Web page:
Esther’s morning-canceled

  Esther with Alma, Edith, Freddy

  Esther’s morning

  3. Noon

  4. Afternoon

  5. Evening

  The chronological scheme set down here would hold throughout Wolfe’s many revisions and provide a classic touch to his use of time, less than twenty-four hours from the awakening scenes to George Webber’s farewell words to Esther Jack. In outline form as Wolfe looked forward to embodying this material in his chronicle of his new protagonist’s (George Webber’s) life, that scheme appears in the William Wisdom Collection of Wolfe manuscripts at the Houghton Library under the index bMS Am 1883 (1336).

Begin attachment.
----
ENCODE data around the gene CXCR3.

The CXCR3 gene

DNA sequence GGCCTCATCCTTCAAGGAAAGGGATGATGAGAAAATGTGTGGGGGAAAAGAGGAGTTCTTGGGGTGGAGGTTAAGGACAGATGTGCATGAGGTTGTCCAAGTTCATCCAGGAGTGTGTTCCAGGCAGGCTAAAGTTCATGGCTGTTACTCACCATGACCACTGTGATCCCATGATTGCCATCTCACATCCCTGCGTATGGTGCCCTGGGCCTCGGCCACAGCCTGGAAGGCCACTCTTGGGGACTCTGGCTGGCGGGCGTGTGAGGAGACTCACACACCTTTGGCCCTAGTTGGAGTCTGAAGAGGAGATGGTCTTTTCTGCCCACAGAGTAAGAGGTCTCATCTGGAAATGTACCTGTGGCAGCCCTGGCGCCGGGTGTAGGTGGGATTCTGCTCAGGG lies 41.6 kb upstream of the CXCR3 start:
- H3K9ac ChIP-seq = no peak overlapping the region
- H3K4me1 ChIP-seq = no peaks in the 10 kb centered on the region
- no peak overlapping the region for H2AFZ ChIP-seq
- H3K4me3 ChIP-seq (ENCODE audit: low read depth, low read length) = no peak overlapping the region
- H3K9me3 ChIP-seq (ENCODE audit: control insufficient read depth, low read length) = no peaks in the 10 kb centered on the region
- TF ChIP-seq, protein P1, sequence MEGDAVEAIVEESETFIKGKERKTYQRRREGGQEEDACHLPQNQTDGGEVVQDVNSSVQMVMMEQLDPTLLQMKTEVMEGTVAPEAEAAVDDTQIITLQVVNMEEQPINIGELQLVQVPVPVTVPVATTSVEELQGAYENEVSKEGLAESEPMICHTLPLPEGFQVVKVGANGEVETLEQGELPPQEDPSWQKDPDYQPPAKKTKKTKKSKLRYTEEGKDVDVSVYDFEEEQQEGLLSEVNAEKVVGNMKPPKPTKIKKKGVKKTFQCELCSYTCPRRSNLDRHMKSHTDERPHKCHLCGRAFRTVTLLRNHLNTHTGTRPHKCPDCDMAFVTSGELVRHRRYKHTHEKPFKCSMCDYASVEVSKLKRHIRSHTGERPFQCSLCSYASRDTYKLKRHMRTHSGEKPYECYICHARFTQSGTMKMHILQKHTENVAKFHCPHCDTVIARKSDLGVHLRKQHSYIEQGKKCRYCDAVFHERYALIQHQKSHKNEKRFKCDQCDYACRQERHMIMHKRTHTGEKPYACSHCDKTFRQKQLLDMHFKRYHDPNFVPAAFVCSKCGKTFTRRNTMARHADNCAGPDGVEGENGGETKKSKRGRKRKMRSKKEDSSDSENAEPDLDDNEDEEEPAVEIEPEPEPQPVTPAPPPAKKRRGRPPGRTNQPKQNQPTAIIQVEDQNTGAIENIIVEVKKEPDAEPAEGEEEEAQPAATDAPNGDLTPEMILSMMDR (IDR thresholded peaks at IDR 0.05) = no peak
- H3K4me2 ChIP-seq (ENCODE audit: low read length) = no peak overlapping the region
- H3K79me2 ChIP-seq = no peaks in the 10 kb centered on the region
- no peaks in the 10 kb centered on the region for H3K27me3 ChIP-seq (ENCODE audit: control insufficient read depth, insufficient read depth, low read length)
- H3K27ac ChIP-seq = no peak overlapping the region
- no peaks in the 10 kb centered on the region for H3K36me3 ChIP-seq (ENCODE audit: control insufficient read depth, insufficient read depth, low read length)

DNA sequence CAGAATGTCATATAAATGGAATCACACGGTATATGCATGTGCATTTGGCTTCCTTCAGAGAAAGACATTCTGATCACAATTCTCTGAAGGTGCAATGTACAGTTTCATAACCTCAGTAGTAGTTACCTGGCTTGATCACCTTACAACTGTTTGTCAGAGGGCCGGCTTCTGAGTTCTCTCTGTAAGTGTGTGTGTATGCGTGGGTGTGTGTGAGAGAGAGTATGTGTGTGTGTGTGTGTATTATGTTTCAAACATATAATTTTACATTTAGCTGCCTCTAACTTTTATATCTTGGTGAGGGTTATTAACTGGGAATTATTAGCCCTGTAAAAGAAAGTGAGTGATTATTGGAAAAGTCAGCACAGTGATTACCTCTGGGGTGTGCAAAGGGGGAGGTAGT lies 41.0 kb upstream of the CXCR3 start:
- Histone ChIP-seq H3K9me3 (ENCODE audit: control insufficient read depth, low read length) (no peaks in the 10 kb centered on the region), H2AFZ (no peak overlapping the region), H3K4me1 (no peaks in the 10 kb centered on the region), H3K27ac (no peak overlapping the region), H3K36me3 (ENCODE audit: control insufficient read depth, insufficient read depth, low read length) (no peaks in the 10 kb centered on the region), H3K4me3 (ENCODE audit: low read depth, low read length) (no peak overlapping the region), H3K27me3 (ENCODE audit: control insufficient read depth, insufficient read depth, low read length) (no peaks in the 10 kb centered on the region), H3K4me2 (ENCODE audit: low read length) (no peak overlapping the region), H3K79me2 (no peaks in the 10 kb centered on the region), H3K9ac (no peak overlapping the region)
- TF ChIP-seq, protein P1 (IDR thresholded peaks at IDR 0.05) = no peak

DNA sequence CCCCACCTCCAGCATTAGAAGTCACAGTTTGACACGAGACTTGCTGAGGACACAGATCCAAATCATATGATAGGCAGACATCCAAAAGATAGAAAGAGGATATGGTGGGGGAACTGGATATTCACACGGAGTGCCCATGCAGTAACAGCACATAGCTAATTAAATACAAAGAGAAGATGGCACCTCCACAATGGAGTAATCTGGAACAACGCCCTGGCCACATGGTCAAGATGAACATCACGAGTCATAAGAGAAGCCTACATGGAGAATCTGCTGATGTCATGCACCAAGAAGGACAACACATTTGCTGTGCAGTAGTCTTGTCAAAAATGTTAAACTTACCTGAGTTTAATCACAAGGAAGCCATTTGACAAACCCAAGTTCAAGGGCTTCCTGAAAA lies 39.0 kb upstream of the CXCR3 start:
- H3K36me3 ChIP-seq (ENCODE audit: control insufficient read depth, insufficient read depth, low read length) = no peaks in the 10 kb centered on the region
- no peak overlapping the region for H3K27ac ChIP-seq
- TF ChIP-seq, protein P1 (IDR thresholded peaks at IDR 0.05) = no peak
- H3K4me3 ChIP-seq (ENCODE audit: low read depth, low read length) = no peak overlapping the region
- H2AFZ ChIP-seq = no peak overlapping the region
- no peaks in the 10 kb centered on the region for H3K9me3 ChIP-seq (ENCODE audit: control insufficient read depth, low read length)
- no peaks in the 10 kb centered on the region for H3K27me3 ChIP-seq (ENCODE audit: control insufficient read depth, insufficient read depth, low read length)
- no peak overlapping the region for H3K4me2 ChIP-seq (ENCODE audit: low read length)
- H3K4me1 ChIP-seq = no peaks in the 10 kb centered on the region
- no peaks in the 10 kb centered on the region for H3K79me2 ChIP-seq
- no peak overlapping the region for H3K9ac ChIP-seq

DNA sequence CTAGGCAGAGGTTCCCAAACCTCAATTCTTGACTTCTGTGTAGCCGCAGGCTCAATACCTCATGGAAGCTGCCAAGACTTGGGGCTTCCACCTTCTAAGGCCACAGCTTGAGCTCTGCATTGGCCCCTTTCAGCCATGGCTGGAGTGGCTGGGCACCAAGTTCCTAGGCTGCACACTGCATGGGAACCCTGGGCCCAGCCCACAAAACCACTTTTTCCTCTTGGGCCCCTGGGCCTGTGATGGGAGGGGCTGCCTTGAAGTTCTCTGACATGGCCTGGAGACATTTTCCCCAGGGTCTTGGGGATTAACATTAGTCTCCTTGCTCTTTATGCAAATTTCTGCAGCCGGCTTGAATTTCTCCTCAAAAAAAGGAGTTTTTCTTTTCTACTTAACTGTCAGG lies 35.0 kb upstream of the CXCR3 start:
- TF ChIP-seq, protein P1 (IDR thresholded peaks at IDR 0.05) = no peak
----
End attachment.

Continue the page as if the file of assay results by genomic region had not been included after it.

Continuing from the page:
Part IV

  You Can’t Go Home Again



  The Party at Jack’s (1930)



  Morning: Jack Asleep

  Morning: Jack Erect

  Morning: Jack Afloat

  Morning: Mrs. Jack Awake

  Morning: Mrs. Jack And The Maid

  Morning: Jack And His Wife

  Morning: The World That Jack Built

  The Great Building (April, 1930)

  The Elevator Men

The Party (Mrs. Jack And The Maids)

  Piggy Logan

  The Family (Mrs. Jack, Alma, etc.)

  The Party Beginning

  The Guests Arriving

  The Lover

  Mr. Hirsch Was Wounded Sorrowfully

  Piggy Logan’s Circus

  The Guests Departing: The Fire

  The Fire: The Outpouring of the Honeycomb

  The Fire: The Tunneled Rock

  After The Fire: These Two Together

  This outline probably reflects the story as Wolfe had shaped it before leaving New York for a speaking engagement at Purdue University in 1938. (It is the basis of our reconstruction of The Party at Jack’s.)